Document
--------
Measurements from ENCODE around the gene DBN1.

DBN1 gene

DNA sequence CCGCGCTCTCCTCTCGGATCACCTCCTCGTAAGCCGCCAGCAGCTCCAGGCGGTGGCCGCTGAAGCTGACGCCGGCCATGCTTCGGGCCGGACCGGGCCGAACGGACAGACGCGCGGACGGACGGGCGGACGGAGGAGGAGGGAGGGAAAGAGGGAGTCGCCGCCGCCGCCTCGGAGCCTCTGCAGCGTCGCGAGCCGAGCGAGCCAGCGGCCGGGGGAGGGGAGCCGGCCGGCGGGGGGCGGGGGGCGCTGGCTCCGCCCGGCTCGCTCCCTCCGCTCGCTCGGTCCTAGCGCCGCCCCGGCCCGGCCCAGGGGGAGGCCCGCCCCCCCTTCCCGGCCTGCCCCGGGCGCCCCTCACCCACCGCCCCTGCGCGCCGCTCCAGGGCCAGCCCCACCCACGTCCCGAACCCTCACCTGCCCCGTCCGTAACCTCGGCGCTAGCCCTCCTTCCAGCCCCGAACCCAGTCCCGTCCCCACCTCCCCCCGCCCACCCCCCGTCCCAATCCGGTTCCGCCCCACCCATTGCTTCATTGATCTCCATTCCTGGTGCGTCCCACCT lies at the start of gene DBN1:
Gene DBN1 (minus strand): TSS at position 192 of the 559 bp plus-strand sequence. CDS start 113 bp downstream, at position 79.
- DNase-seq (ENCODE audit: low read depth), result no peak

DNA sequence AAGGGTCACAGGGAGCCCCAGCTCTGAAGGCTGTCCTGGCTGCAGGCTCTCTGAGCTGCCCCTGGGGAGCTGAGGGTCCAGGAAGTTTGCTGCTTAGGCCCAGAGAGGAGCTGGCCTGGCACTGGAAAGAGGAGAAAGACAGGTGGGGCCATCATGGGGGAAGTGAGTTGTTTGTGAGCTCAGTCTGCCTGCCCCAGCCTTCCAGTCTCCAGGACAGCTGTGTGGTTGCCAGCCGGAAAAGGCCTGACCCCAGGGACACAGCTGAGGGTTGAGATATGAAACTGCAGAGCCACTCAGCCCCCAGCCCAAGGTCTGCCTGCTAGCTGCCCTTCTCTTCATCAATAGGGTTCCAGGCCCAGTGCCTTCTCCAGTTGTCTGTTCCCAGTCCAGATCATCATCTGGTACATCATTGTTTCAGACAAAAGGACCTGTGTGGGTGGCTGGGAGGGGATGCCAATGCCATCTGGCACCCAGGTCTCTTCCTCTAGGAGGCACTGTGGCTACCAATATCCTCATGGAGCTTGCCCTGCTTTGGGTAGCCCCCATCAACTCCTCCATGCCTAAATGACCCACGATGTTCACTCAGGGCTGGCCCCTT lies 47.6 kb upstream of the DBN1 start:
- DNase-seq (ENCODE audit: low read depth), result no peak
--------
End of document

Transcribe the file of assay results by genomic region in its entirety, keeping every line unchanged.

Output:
Measurements from ENCODE around the gene DBN1.

DBN1 gene

DNA sequence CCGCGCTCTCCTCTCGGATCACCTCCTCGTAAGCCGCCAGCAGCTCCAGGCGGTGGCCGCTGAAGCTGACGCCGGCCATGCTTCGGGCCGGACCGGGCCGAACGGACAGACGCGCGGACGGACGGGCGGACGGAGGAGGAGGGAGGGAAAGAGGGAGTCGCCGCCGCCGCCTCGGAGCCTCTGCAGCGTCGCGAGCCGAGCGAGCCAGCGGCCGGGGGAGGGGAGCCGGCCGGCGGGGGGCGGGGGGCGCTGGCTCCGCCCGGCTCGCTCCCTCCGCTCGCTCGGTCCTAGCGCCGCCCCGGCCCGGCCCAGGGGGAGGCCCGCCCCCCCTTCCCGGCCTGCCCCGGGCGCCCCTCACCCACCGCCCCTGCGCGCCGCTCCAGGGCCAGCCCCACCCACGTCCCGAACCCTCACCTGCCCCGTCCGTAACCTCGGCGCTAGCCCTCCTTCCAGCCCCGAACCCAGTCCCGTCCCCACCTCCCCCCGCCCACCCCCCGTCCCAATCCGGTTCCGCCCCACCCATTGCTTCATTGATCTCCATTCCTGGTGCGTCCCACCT lies at the start of gene DBN1:
Gene DBN1 (minus strand): TSS at position 192 of the 559 bp plus-strand sequence. CDS start 113 bp downstream, at position 79.
- DNase-seq (ENCODE audit: low read depth), result no peak

DNA sequence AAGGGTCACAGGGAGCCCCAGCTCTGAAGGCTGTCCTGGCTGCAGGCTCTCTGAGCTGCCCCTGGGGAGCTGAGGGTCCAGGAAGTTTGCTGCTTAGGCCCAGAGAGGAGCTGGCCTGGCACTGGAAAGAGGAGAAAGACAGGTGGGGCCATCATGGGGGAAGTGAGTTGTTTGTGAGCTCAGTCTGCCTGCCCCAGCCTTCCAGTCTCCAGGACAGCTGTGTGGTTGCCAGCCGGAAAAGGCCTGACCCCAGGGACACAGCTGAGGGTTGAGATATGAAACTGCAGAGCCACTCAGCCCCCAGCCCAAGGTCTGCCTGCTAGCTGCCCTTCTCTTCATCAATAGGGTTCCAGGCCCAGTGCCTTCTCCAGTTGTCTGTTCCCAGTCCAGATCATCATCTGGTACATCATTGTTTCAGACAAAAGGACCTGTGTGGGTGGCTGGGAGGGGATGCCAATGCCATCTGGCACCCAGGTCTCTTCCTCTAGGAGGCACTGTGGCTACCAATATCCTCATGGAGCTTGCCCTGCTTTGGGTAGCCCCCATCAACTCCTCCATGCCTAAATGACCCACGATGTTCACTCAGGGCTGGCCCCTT lies 47.6 kb upstream of the DBN1 start:
- DNase-seq (ENCODE audit: low read depth), result no peak